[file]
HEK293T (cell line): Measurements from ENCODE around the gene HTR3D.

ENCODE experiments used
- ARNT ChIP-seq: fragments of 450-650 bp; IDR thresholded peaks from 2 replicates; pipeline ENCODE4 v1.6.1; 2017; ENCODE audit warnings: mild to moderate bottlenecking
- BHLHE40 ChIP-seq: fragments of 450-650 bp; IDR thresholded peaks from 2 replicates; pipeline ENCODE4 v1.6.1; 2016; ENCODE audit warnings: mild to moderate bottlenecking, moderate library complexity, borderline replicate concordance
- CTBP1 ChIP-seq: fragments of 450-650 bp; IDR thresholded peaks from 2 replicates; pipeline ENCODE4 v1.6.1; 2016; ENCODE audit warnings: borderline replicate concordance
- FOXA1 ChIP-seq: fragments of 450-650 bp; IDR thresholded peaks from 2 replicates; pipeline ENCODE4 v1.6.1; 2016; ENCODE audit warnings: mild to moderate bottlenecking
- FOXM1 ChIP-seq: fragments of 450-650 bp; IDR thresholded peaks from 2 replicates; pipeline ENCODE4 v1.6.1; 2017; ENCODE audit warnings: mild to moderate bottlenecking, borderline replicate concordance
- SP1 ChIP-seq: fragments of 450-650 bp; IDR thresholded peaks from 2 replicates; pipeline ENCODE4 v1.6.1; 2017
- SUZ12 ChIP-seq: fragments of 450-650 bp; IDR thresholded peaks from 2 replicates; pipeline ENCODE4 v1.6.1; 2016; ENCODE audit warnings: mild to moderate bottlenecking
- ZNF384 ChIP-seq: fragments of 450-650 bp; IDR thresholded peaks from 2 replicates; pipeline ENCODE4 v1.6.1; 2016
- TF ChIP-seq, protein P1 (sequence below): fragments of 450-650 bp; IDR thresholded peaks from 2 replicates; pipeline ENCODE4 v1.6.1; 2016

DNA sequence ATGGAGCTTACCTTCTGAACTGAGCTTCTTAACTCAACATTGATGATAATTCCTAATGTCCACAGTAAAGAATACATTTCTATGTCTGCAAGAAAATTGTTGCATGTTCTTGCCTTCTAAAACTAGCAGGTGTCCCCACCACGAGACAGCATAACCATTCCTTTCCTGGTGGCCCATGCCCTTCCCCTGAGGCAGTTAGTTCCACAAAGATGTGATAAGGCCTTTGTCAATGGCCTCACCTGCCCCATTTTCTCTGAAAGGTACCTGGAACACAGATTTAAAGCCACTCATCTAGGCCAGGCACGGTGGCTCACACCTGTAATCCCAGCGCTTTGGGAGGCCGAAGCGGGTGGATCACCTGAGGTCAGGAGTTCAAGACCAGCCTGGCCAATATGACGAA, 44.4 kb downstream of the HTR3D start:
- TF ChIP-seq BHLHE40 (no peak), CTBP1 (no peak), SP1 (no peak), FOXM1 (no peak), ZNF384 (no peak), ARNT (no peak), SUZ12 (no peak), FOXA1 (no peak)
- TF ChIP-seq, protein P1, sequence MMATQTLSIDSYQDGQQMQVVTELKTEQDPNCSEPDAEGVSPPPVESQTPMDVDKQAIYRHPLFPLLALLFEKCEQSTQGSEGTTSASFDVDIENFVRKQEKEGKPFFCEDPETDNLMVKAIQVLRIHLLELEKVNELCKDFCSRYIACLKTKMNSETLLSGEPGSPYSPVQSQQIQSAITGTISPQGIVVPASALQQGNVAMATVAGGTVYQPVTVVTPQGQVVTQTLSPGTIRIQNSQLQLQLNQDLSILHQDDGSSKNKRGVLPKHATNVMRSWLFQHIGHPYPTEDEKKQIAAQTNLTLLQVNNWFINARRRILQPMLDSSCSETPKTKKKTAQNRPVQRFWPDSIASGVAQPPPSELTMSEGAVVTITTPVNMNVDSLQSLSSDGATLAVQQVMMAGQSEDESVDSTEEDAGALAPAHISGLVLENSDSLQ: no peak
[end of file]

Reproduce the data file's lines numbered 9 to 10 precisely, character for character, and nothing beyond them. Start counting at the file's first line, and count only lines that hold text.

- SUZ12 ChIP-seq: fragments of 450-650 bp; IDR thresholded peaks from 2 replicates; pipeline ENCODE4 v1.6.1; 2016; ENCODE audit warnings: mild to moderate bottlenecking
- ZNF384 ChIP-seq: fragments of 450-650 bp; IDR thresholded peaks from 2 replicates; pipeline ENCODE4 v1.6.1; 2016